Looking to head off a crisis in Asia akin to the war in Ukraine, U.S. President Joe Biden on May 23 used his first in-person summit with Prime Minister Fumio Kishida to address Beijing’s “increasingly assertive behavior,” with the American leader appearing to break with decades of policy by vowing to defend Taiwan if it were to be invaded.
Biden said China was “already flirting with danger” by repeatedly conducting military exercises in the vicinity of democratic Taiwan, part of actions that some observers fear could be a precursor to invasion.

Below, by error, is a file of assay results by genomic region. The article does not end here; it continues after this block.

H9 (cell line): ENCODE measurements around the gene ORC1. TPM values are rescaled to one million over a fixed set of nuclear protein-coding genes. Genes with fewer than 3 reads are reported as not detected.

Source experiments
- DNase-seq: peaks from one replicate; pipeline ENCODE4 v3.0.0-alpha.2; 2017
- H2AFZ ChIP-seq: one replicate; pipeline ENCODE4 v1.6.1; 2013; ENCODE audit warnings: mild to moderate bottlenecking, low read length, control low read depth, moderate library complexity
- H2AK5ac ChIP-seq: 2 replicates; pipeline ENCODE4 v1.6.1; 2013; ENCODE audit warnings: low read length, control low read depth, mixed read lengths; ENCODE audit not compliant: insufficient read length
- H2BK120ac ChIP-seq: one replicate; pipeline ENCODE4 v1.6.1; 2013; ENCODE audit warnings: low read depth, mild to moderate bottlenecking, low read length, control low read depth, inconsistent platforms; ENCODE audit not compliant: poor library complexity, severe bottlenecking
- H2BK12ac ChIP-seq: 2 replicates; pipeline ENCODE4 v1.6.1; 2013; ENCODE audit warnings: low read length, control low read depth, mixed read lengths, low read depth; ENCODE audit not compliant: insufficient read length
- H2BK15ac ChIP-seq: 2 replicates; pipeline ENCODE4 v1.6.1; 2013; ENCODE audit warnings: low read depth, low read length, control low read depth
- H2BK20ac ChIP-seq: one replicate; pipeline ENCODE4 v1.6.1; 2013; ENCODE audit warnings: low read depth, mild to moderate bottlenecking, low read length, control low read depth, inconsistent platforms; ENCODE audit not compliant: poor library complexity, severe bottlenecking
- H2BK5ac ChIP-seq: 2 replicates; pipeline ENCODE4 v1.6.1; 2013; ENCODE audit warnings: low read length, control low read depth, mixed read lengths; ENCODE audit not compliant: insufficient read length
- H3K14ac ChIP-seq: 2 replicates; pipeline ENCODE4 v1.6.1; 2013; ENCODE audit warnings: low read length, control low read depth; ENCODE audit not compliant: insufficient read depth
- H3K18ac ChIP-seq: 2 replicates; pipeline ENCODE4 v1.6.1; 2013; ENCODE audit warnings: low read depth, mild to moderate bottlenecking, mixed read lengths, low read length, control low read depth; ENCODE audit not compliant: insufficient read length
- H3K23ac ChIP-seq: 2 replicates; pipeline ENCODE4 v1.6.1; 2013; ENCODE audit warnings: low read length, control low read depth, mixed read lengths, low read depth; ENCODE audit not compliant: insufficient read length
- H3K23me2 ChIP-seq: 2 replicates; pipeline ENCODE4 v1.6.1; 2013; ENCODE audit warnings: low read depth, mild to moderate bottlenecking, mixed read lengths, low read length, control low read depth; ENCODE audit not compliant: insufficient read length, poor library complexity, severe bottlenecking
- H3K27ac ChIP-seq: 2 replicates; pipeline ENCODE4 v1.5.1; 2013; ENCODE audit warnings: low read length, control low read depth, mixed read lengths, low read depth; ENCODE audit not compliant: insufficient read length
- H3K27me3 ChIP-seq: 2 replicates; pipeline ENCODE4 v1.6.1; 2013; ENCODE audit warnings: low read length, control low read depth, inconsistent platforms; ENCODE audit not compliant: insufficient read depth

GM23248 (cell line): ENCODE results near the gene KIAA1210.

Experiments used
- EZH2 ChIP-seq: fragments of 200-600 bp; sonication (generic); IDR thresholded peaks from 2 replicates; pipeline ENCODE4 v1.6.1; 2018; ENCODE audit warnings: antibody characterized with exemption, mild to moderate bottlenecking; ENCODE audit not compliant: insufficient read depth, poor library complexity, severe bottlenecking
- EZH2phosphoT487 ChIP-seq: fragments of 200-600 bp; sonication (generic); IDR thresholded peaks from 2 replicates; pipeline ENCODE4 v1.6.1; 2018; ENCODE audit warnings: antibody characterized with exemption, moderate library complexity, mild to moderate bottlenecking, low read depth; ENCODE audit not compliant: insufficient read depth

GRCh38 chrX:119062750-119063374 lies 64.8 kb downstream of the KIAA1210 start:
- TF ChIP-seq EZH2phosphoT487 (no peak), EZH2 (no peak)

Asked whether the United States would be willing to get involved militarily to defend Taiwan, Biden — who has in the past made gaffes on the subject — delivered a curt response during a post-summit news conference.
“Yes,” he said. “That’s a commitment we made.”
“We agree with the ‘One China’ policy. We signed on to it and all the attendant agreements made from there,” he added.
“But the idea that it can be taken by force, it’s just not appropriate. It will dislocate the entire region and be another action similar to what happened in Ukraine.”
Still, Biden tempered his remarks by signaling that he expects an invasion “will not happen.” (The Japan Times)